On Discoveries from the Fleisher Collection, Saturday, October 3rd, 5 to 6 pm
Walter Piston (1894-1976): Suite for Orchestra (1929)
Piston: Three New England Sketches (1959)
Piston: Symphony No. 7 (1960)
He won two Pulitzer Prizes, taught composers as disparate as Leonard Bernstein, Elliott Carter, and Leroy Anderson, and his books on harmony, counterpoint, and orchestration continue to be used by composers today.
A sailor named Pistone came to the United States from Italy, changed his name to Piston, and in 1894 his grandson Walter was born in Rockland, Maine. Piston’s father, Walter Sr., moved the family to Boston when Walter Jr. was 11, and the son showed musical promise from an early age. He played violin for dance bands and for groups led by Georges Longy, one of the most influential musicians in Boston. Longy was principal oboist for the Boston Symphony Orchestra, conductor of his own groups, advocate of wind ensemble literature, friend to contemporary composers, and founder of the Longy School of Music.
In 1920 Piston enrolled at Harvard University, and upon graduation he went to Paris on a John Knowles Paine Traveling Fellowship, where he studied composition with Nadia Boulanger and Paul Dukas and violin with Georges Enescu. He returned to Harvard in 1926, where he taught for the rest of his career.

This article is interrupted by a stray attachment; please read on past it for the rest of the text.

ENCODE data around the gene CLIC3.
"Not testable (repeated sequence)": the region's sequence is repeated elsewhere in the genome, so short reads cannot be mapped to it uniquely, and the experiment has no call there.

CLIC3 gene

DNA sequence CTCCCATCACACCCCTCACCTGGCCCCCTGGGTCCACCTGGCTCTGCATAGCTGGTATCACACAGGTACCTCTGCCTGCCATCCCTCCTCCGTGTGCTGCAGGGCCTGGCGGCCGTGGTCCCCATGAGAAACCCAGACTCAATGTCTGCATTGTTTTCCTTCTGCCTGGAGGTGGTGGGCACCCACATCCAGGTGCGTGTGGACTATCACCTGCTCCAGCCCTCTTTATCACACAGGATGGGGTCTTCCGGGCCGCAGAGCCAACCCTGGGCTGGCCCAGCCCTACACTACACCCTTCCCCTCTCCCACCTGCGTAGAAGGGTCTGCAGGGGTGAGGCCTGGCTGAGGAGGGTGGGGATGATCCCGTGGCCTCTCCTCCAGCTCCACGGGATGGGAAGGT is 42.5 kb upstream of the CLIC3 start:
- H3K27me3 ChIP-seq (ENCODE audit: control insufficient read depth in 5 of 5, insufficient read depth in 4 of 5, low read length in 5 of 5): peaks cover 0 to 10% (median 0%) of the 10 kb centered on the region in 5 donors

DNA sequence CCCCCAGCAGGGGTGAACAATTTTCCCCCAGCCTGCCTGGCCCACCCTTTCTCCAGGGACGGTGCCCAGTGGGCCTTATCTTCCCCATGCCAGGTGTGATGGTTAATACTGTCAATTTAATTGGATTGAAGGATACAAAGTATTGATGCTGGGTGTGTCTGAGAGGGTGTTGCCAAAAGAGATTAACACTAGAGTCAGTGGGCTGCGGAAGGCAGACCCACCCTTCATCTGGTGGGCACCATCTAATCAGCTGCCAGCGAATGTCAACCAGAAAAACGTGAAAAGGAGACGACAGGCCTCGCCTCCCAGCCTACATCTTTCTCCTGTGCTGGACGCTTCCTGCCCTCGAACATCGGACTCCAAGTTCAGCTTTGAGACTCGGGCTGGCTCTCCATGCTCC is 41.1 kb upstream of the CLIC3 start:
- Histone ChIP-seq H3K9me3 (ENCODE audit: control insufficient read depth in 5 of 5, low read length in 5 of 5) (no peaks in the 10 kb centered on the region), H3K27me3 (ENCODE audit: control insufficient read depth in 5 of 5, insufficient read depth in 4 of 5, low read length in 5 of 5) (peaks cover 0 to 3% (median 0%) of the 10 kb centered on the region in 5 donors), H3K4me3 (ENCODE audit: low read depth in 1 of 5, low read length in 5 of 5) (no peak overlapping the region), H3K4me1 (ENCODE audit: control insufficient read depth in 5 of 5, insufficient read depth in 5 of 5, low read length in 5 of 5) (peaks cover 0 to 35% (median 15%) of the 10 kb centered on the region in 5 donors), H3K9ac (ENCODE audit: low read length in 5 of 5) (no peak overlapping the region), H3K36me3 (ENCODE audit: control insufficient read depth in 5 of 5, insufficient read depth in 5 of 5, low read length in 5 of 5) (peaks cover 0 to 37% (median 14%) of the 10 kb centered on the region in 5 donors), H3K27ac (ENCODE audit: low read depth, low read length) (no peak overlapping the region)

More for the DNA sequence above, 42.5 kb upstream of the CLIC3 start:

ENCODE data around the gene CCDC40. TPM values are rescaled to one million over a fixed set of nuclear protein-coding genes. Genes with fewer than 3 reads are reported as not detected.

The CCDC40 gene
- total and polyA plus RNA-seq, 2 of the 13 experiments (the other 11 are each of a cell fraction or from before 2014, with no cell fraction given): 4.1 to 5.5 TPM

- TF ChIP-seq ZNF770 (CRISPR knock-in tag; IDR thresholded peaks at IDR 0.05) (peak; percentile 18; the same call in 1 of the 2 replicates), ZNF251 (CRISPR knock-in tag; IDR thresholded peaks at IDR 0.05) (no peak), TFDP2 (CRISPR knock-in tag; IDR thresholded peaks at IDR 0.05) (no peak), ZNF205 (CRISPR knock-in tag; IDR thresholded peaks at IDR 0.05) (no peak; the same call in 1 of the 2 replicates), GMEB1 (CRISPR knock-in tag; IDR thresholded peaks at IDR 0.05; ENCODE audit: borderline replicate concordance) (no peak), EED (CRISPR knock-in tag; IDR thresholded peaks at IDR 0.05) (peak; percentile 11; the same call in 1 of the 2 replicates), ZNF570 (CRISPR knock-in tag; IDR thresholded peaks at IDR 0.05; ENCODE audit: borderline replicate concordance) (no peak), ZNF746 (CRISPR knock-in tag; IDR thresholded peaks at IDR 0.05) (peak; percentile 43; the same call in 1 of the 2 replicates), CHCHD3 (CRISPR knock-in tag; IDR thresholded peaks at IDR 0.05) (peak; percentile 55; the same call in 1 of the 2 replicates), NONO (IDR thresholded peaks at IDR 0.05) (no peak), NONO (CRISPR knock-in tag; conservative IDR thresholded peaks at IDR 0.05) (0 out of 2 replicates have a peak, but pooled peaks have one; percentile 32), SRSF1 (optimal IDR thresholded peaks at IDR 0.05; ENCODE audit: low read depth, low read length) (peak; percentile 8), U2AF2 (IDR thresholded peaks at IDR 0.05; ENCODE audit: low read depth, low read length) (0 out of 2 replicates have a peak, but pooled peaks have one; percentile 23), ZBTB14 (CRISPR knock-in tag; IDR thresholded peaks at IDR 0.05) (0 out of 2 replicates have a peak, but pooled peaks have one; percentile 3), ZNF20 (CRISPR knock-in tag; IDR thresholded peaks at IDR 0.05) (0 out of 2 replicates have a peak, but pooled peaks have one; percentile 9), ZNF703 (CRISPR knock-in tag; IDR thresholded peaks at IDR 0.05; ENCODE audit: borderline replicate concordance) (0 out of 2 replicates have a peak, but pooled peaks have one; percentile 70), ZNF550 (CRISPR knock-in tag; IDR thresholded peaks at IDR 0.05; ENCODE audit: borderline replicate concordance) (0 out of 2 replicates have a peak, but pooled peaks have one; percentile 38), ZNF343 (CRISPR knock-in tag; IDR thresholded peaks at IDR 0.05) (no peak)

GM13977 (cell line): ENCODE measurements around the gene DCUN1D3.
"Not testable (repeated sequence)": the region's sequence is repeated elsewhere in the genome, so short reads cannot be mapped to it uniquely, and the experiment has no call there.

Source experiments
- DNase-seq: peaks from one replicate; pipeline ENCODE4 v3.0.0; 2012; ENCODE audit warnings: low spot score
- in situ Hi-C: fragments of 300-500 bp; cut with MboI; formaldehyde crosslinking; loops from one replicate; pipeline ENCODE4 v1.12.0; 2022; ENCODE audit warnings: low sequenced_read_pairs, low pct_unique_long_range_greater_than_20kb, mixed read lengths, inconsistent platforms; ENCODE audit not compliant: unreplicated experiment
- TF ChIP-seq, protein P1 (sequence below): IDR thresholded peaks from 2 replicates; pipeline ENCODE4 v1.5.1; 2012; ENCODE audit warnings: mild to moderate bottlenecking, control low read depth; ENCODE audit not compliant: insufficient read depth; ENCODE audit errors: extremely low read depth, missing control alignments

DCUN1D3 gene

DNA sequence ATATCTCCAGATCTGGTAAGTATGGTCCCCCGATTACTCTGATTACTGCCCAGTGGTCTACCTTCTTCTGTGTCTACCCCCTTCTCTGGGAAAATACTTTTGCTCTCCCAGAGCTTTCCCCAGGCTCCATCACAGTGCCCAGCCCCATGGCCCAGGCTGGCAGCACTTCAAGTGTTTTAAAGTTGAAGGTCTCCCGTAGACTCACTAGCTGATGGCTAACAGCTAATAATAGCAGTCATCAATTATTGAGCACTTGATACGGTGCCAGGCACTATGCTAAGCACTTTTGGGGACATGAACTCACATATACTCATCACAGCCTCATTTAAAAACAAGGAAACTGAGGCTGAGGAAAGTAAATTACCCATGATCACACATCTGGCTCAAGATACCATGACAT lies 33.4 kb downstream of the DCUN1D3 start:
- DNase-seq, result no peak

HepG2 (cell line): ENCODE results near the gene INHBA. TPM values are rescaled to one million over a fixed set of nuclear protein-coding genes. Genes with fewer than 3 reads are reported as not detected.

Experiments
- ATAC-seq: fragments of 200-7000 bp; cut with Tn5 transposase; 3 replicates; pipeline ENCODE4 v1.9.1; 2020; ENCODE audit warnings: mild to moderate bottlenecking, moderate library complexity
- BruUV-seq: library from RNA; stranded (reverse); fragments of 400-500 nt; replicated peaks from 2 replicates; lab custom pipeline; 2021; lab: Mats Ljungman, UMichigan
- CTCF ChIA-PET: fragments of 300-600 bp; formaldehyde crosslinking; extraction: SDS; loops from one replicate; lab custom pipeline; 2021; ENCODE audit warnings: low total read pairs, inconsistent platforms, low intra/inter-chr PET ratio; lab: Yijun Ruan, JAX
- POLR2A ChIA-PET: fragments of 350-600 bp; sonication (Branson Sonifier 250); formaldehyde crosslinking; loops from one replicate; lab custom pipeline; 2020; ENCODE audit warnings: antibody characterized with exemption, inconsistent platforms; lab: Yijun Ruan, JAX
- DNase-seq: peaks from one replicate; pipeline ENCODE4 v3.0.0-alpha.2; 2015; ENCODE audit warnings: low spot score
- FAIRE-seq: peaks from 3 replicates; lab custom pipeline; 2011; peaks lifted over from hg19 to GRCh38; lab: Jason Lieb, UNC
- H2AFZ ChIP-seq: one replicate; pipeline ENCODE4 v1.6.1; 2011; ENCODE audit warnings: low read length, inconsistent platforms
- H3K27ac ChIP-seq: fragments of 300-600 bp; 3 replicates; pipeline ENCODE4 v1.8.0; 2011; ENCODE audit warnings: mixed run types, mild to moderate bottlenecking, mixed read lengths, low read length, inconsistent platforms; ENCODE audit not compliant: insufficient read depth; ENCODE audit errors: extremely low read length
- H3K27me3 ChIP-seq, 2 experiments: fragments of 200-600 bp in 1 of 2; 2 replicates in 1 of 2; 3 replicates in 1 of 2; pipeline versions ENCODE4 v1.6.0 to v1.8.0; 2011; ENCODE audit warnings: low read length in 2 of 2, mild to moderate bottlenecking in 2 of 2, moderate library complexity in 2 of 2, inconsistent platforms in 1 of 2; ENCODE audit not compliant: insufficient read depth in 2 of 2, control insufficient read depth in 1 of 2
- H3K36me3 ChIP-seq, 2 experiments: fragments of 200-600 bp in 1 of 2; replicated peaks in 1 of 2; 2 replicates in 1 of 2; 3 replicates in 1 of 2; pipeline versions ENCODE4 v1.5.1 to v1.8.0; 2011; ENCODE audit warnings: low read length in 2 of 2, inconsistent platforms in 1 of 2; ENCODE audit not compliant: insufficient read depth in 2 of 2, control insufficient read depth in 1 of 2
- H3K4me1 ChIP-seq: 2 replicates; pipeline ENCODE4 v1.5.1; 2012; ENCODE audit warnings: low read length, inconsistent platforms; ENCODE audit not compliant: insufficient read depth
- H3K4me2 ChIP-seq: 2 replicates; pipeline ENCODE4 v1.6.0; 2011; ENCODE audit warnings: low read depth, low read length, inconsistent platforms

Awards and acknowledgements would continue for the rest of his life. He wrote music for CBS Radio. In 1938 Piston composed a ballet, The Incredible Flutist, for the Boston Pops, and the suite he later made from this has become his most famous work. The Symphony No. 2 won the New York Music Critics’ Circle Award, and the Symphony No. 3, in 1948, won the Pulitzer.
As if that weren’t enough, he won that most prestigious of prizes again in 1961, for his Symphony No. 7, commissioned by the Philadelphia Orchestra in 1960, the year he retired from Harvard.
It was a long way from his Suite for Orchestra, but even that early work from 1929 was composed for the Boston Symphony. Piston wrote Three New England Sketches, a work most concert-goers will know, in 1959 for the Detroit Symphony Orchestra and its imaginative conductor Paul Paray.
His music is a study in craft and elegance. It is smart, clear, direct, and seemingly effortless, rising above fashion without display, in the way that everything in art that is good and lasting rises.